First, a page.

NEIL HOWE: That's when we first had the you know, the "Baby on Board" bumper stickers and the minivans with all the special ways of buckling the kids in. We suddenly were into family values, the idea that you need to protect these kids, you need to form barriers and walls and structure.
JUDY WOODRUFF: Structure for Jon Reimer didn't mean just attending
private religious school.
DONNA REIMER: We realize that peer pressure is a very significant
influence into a child's life. We checked out the houses where
our kids went to for their safety's sake -- physically, spiritually,
emotionally -- we wanted to make sure they were in a safe place.
JUDY WOODRUFF: To encourage Jon to stay true to his faith, his parents urged him to get involved with bible study during freshman year in college and helped him find a local church.
JON REIMER: It wasn't, you know, a forceful thing, but it was, "Hey, this is a trend that happens. College students go to college, and lose their faith. And we don't want to see that with you, and neither do you.
JUDY WOODRUFF: The Reimers have largely let Jon make his own decisions in college. But for an increasing number of parents, that is simply not the case.
You've talked about parents being protective starting back in the '80s, having kids. Focusing on kids. What are helicopter parents?
WILLIAM STRAUSS, co-author, Millennials Rising: Helicopter parents
hover and hover and hover and annoy the people who are around
them, but provide essential services to whoever it is on the ground
they're trying to help.
JUDY WOODRUFF: They are a generational phenomenon, regularly advising their adult age children about school, social life and career. In extreme cases, helicopter parents will schedule job interviews and even talk to potential employers. It is a type of parental behavior that crosses socio-economic lines.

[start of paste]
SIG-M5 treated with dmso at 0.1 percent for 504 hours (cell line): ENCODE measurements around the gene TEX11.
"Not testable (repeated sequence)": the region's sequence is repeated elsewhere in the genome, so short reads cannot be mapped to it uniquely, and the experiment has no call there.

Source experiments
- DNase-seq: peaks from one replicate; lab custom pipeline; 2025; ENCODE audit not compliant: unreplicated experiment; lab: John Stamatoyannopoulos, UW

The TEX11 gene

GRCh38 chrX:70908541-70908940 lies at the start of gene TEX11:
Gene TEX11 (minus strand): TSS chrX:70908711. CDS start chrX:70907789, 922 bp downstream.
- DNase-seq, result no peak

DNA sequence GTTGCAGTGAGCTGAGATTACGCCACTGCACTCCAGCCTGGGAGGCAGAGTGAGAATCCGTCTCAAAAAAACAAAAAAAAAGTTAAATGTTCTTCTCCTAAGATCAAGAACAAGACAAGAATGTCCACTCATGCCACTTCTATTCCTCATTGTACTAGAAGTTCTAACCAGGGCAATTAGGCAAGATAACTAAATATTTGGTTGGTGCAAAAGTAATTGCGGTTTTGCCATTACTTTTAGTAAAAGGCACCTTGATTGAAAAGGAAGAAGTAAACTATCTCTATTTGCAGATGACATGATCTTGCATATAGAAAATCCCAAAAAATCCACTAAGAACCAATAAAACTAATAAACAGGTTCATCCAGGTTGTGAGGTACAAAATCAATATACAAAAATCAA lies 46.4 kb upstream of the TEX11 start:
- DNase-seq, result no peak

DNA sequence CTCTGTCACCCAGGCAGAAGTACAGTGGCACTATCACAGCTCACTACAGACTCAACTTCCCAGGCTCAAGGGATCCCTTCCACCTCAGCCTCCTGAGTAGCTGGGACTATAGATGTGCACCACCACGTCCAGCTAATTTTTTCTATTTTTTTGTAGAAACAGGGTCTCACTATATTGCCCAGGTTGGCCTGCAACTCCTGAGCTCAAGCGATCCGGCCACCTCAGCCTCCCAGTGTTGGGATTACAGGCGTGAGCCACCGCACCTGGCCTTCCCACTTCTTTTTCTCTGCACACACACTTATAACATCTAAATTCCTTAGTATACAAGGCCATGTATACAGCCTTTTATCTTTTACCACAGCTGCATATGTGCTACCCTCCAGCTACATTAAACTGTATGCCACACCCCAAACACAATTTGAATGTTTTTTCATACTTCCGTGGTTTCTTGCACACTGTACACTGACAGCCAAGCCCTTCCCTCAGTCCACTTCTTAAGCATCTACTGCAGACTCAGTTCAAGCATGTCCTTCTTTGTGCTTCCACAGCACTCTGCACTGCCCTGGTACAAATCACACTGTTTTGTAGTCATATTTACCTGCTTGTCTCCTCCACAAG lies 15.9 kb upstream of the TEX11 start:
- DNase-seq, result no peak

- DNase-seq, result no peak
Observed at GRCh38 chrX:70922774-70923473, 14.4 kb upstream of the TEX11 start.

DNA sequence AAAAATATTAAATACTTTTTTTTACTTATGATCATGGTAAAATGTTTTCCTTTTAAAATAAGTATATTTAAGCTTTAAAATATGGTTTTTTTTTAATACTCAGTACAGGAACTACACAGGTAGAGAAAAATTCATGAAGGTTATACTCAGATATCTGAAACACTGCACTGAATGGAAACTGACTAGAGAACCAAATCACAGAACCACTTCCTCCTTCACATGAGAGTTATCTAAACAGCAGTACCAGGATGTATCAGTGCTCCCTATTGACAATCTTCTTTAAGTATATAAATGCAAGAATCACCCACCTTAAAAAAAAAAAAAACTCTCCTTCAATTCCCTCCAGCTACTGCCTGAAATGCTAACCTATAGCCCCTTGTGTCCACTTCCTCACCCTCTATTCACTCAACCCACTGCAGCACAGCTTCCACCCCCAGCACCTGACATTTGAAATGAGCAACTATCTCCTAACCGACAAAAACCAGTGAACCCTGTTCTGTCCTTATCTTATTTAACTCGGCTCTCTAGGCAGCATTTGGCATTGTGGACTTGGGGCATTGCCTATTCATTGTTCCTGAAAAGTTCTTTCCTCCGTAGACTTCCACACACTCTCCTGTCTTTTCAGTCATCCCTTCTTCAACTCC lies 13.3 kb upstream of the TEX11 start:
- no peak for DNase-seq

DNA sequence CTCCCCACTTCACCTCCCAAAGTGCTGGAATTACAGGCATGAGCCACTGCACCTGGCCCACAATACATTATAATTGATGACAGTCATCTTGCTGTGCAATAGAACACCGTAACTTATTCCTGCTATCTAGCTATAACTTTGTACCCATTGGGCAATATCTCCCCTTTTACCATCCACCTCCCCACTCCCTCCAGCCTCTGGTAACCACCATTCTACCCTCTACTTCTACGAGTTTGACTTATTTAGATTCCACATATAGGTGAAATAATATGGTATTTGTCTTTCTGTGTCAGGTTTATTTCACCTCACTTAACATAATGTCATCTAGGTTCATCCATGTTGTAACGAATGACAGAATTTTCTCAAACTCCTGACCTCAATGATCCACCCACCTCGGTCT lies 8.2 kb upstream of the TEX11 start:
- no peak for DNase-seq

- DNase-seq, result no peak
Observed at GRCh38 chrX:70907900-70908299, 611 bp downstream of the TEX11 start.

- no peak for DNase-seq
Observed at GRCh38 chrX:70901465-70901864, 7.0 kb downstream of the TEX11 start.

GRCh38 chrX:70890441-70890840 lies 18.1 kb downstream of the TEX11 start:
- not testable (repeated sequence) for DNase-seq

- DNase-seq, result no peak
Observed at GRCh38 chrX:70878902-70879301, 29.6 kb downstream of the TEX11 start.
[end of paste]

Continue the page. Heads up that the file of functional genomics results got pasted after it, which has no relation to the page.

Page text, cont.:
WILLIAM STRAUSS: In moderation, when a university or an employer figures out how to channel it, it's good, because you have the parental support, you have the wisdom and judgment of the parent there in the background.
JUDY WOODRUFF: But does it delay-- does it delay transition to adulthood.
WILLIAM STRAUSS: Yes, it does. And that is a criticism that people often make of millennials, that they are-- they're a little bit soft. That they don't understand what the real world dishes out.
Preparing for the real world
JUDY WOODRUFF: Even as he enjoys college life, Jon is also trying to prepare himself for life in the real world.
JON REIMER: [in butcher shop] About a pound... how does that
JUDY WOODRUFF: Footing the bill for his own tuition, Jon will owe almost $60,000 dollars in student loans when he graduates.
So he works every Saturday at a local butcher stand. And with an eye on the future, he interned for a financial service firm…a career he hopes to pursue.
JON REIMER: I guess really the-- something that's always appealed to me is the ability of money to change things, to change your life, to change the world. Money can have a positive influence. It's not just-- it's not an end, but it's a mean to an end.
I am looking forward to growing up. I'm looking forward to influencing, not just at college, but a larger world out there.
JUDY WOODRUFF: But for now, the real world can wait. Time for
one more hand... and a parting shot.
JUDY WOODRUFF: Is there anyone of the democrats you could ever vote for?
JON REIMER: Well, [Connecticut Independent Sen. Joe] Lieberman, but they kicked him out. So, not really.